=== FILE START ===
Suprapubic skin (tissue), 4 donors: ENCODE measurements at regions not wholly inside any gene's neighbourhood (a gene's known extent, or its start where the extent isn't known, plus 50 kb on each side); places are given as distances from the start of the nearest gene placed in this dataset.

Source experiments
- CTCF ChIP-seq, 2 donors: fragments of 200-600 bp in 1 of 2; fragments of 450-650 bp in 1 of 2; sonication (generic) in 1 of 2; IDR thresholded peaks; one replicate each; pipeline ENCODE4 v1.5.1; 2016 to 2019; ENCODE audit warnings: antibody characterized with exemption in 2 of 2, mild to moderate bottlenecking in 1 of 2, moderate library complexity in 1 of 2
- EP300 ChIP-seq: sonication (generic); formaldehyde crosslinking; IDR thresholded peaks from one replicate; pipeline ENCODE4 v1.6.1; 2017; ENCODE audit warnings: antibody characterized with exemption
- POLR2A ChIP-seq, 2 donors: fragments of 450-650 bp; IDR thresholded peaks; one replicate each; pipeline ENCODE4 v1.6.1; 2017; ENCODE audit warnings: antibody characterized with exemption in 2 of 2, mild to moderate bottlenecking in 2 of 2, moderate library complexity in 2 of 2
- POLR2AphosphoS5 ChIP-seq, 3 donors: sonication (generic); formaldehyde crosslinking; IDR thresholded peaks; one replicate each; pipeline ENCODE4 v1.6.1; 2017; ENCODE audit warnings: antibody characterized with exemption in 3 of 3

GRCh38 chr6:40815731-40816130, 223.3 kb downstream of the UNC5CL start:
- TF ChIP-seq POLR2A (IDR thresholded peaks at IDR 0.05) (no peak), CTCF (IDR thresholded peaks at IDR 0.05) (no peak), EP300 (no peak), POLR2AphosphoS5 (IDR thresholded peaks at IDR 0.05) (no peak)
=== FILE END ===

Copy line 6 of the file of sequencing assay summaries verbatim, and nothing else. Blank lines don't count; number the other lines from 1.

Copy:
- POLR2AphosphoS5 ChIP-seq, 3 donors: sonication (generic); formaldehyde crosslinking; IDR thresholded peaks; one replicate each; pipeline ENCODE4 v1.6.1; 2017; ENCODE audit warnings: antibody characterized with exemption in 3 of 3